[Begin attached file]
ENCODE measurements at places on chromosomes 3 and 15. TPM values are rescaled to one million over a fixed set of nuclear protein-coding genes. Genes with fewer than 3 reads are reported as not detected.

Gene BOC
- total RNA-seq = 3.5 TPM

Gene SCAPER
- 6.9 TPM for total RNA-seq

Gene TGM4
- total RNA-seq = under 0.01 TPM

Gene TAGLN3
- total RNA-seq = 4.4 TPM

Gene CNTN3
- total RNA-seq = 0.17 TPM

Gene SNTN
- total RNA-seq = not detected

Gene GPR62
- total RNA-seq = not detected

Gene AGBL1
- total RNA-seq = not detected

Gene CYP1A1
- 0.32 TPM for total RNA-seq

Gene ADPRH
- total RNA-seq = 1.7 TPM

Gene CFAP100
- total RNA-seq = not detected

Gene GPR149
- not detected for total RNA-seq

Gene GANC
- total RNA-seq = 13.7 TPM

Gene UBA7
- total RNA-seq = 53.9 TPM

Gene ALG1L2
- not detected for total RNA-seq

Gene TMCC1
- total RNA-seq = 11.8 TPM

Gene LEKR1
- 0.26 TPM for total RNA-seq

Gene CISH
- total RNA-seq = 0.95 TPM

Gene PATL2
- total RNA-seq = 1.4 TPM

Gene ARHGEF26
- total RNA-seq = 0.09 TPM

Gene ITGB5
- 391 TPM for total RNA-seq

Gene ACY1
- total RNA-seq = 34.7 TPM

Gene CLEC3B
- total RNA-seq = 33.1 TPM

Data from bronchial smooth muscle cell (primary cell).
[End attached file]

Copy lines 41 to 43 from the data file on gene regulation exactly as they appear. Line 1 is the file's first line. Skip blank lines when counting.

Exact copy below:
- total RNA-seq = 0.09 TPM

Gene ITGB5
- 391 TPM for total RNA-seq